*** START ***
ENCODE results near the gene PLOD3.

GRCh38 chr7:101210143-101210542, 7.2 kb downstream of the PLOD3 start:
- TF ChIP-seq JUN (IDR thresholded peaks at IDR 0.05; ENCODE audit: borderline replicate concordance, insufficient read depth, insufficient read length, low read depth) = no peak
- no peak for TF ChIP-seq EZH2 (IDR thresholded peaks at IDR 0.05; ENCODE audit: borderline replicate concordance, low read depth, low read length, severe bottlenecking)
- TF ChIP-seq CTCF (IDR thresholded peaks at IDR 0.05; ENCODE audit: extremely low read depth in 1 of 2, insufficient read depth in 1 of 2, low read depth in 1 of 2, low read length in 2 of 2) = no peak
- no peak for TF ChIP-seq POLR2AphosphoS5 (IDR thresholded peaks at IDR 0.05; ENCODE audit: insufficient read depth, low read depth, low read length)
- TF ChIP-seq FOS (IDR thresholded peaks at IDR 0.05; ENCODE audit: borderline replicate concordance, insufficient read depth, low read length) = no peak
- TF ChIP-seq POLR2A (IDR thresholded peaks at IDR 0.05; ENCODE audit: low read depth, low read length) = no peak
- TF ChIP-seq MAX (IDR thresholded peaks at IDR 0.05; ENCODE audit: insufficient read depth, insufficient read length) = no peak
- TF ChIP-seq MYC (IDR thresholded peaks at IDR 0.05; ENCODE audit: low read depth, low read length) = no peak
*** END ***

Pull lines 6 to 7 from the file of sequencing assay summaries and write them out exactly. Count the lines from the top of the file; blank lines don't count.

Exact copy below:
- no peak for TF ChIP-seq POLR2AphosphoS5 (IDR thresholded peaks at IDR 0.05; ENCODE audit: insufficient read depth, low read depth, low read length)
- TF ChIP-seq FOS (IDR thresholded peaks at IDR 0.05; ENCODE audit: borderline replicate concordance, insufficient read depth, low read length) = no peak